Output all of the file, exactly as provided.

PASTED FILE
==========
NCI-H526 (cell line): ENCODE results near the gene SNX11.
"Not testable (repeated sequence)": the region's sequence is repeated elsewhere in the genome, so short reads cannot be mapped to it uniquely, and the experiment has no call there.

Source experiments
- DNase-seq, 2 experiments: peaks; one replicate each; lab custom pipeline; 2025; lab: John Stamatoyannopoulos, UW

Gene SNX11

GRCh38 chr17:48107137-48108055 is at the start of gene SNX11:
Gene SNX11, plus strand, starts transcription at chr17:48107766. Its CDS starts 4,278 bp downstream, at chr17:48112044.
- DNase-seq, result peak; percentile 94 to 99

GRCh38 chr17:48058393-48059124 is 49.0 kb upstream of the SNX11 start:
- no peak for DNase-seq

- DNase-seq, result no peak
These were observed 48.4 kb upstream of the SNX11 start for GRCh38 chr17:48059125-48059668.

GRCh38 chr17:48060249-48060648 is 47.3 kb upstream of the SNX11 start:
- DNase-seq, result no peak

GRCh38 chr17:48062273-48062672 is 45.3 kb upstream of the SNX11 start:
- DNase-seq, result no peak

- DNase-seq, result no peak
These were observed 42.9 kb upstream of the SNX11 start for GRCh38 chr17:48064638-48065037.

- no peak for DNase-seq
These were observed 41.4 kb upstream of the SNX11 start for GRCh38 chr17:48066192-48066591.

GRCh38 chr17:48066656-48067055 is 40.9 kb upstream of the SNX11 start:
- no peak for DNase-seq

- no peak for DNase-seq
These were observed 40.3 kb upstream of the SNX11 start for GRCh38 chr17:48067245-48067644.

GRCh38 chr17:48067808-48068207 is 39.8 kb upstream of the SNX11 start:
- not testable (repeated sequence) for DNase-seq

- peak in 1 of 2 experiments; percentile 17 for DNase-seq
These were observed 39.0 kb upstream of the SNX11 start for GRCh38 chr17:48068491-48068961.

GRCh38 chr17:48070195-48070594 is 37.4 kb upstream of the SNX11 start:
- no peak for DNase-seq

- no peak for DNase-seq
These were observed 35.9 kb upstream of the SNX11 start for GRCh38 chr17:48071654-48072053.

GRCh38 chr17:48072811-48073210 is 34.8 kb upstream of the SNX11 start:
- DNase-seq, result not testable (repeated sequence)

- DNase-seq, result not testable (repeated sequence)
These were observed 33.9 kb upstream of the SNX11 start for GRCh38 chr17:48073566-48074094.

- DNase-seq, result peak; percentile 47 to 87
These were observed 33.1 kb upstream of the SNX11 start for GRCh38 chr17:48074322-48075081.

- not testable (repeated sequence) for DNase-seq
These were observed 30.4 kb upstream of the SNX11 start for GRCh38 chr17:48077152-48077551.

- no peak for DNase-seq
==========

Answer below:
NCI-H526 (cell line): ENCODE results near the gene SNX11.
"Not testable (repeated sequence)": the region's sequence is repeated elsewhere in the genome, so short reads cannot be mapped to it uniquely, and the experiment has no call there.

Source experiments
- DNase-seq, 2 experiments: peaks; one replicate each; lab custom pipeline; 2025; lab: John Stamatoyannopoulos, UW

Gene SNX11

GRCh38 chr17:48107137-48108055 is at the start of gene SNX11:
Gene SNX11, plus strand, starts transcription at chr17:48107766. Its CDS starts 4,278 bp downstream, at chr17:48112044.
- DNase-seq, result peak; percentile 94 to 99

GRCh38 chr17:48058393-48059124 is 49.0 kb upstream of the SNX11 start:
- no peak for DNase-seq

- DNase-seq, result no peak
These were observed 48.4 kb upstream of the SNX11 start for GRCh38 chr17:48059125-48059668.

GRCh38 chr17:48060249-48060648 is 47.3 kb upstream of the SNX11 start:
- DNase-seq, result no peak

GRCh38 chr17:48062273-48062672 is 45.3 kb upstream of the SNX11 start:
- DNase-seq, result no peak

- DNase-seq, result no peak
These were observed 42.9 kb upstream of the SNX11 start for GRCh38 chr17:48064638-48065037.

- no peak for DNase-seq
These were observed 41.4 kb upstream of the SNX11 start for GRCh38 chr17:48066192-48066591.

GRCh38 chr17:48066656-48067055 is 40.9 kb upstream of the SNX11 start:
- no peak for DNase-seq

- no peak for DNase-seq
These were observed 40.3 kb upstream of the SNX11 start for GRCh38 chr17:48067245-48067644.

GRCh38 chr17:48067808-48068207 is 39.8 kb upstream of the SNX11 start:
- not testable (repeated sequence) for DNase-seq

- peak in 1 of 2 experiments; percentile 17 for DNase-seq
These were observed 39.0 kb upstream of the SNX11 start for GRCh38 chr17:48068491-48068961.

GRCh38 chr17:48070195-48070594 is 37.4 kb upstream of the SNX11 start:
- no peak for DNase-seq

- no peak for DNase-seq
These were observed 35.9 kb upstream of the SNX11 start for GRCh38 chr17:48071654-48072053.

GRCh38 chr17:48072811-48073210 is 34.8 kb upstream of the SNX11 start:
- DNase-seq, result not testable (repeated sequence)

- DNase-seq, result not testable (repeated sequence)
These were observed 33.9 kb upstream of the SNX11 start for GRCh38 chr17:48073566-48074094.

- DNase-seq, result peak; percentile 47 to 87
These were observed 33.1 kb upstream of the SNX11 start for GRCh38 chr17:48074322-48075081.

- not testable (repeated sequence) for DNase-seq
These were observed 30.4 kb upstream of the SNX11 start for GRCh38 chr17:48077152-48077551.

- no peak for DNase-seq